Bank of Nova Scotia reduced its recommendation for the weighting of equities in investors’ portfolios today, citing a sluggish U.S. recovery, European debt concerns and Chinese efforts to restrain inflation.
Investors should put 58 percent of their holdings in stocks, Vincent Delisle, Scotiabank’s director of portfolio strategy, said in a report today. Delisle had recommended an equity weighting of 63 percent since April.
“Investor sentiment will remain vulnerable to myriad challenges, and a tactical approach should add value again in 2011,” the strategist wrote. “Spain and Portugal could be the Euro spoilers next year, and China’s tightening intentions also threaten to dampen fragile risk appetite.”
In January, Delisle’s team forecast the S&P/Toronto Stock Exchange Composite Index would rise to 12,750 and the Standard & Poor’s 500 to 1,225 in 2010. The Canadian index gained 13 percent this year through yesterday to 13,276.01 while the U.S. benchmark advanced 9.7 percent to 1,223.12.
Today, Delisle set a 12- to 18-month estimate of 1,325 for the S&P 500 and 14,000 for the S&P/TSX.
While the bank says it recommends an “overweight” position in equities, it is lessening the degree of that stance in light of investors’ reluctance to embrace risky assets, Delisle said.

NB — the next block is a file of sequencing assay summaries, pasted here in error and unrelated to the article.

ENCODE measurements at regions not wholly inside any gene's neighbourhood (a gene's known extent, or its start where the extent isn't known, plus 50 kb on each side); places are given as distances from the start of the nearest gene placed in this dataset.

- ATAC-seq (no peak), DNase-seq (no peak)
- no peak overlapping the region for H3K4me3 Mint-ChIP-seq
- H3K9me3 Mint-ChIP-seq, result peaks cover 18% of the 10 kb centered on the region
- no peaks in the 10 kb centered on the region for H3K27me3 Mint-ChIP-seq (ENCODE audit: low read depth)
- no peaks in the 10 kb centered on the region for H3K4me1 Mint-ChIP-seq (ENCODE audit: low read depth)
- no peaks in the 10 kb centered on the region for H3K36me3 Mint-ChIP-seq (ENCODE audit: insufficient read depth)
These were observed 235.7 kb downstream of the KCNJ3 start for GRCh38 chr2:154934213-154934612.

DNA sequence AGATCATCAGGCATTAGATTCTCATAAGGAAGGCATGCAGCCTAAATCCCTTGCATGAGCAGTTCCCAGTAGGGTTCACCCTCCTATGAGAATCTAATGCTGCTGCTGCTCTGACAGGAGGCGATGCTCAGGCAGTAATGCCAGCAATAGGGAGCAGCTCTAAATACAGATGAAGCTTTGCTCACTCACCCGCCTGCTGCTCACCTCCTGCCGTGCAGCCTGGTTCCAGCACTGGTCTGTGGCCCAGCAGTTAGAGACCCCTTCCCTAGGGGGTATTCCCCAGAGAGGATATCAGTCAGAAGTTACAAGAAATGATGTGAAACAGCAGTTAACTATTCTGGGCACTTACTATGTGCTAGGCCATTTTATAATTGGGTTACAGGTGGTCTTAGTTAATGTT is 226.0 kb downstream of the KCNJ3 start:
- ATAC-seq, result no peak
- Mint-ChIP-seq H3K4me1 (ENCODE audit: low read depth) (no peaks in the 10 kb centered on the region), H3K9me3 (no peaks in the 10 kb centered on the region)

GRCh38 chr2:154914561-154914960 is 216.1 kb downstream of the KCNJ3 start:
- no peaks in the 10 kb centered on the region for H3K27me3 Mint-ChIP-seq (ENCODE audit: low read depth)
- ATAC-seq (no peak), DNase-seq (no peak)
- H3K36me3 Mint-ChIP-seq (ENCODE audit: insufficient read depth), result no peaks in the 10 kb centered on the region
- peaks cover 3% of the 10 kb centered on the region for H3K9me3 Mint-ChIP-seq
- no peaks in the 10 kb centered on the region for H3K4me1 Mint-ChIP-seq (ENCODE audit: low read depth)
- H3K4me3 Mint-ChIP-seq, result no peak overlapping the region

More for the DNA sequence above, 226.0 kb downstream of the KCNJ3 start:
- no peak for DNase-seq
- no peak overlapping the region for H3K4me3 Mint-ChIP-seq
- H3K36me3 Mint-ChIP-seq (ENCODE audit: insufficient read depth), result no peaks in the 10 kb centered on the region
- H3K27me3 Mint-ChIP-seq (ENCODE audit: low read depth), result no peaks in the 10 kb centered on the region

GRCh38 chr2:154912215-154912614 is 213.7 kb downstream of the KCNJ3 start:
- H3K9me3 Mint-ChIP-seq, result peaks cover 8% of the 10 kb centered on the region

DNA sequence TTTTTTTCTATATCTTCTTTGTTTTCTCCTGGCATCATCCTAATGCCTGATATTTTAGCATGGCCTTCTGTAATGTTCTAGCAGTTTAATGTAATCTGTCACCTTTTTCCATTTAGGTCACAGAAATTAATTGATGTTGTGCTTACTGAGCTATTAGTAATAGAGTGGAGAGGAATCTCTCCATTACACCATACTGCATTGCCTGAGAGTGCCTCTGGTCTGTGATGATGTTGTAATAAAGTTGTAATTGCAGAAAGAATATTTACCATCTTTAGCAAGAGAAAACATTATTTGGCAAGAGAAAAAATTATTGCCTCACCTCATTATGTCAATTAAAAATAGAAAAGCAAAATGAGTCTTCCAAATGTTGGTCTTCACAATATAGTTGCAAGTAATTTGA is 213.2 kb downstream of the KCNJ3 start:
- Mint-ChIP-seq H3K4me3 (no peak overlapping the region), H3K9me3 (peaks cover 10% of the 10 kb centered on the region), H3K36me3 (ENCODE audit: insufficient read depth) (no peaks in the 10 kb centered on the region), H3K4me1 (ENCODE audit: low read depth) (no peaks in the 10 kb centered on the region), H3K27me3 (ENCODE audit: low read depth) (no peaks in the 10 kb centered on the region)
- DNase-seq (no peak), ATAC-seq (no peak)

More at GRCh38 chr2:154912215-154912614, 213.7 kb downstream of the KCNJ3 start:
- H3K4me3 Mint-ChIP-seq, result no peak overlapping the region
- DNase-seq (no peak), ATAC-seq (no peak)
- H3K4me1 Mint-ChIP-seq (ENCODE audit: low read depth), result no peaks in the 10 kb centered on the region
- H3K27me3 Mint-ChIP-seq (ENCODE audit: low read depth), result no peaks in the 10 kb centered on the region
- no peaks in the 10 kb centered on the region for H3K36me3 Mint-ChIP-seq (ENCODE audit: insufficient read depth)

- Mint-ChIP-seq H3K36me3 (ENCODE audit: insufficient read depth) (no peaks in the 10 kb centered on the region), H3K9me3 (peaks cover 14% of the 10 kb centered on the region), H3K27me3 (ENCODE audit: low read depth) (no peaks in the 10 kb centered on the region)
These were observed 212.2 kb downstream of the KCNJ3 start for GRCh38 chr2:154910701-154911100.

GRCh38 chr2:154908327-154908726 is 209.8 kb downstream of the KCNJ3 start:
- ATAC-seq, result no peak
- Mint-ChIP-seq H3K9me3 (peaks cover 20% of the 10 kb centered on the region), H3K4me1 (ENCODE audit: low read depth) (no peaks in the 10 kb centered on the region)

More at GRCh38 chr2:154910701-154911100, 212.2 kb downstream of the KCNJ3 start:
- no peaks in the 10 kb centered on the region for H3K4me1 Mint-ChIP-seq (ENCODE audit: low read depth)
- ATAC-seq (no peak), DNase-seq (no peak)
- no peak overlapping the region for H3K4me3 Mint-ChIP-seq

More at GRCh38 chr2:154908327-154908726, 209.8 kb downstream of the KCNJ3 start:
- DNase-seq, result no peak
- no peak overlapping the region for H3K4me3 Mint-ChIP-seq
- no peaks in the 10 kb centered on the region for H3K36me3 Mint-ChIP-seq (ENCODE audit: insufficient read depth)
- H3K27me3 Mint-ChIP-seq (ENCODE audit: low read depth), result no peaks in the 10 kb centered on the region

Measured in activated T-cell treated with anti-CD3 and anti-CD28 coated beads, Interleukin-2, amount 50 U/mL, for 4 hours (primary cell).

“This is not your buy-and-hold type market,” he told a conference in Toronto today. “The flows are not coming back into equities. There’s still a lot of pessimism and skepticism out there.”
Investors haven’t seen “tangible signs” that the U.S. economic recovery is sustainable, Delisle said. While Canadian employment reached a record high last month, the U.S. has fewer people working than it did six years ago.
China’s policy of tightening interest-rate and banking regulations to keep prices down is a bigger short-term risk for equity investors, he said. Chinese consumer prices jumped 4.4 percent in October, the most in two years, the country reported last month.
“The U.S. will stimulate their economy at all costs,” Delisle said. “As long as China is worried about inflation, you’ll get more rate hikes, and the Chinese stock market will underperform.”
Scotiabank reduced its weighting for materials stocks to “marketweight” from “overweight” earlier this year. Weaker Chinese equities may hold back commodity prices, Delisle said. China is the world’s largest consumer of industrial metals and second-biggest energy user behind the U.S.
The S&P 500 may outperform the S&P/TSX for the first time since 2003 next year, as six years of gains versus stocks in the U.S. and other developed markets have left Canadian equities relatively expensive, Delisle said.
S&P/TSX stocks now cost $18.14 per dollar of analysts’ average profit estimate for the next year, compared with $14.43 for the S&P 500 and $13.93 for the MSCI World Index.
“Canada is not expensive, but relative to the U.S. and the rest of the world, Canada is probably at the heaviest premium we’ve seen in many, many years,” he said.
The difference in price per dollar of estimated profit between the S&P/TSX and MSCI World Index widened to 32 percent on Oct. 29, the biggest gap in Bloomberg records dating to January 2006.
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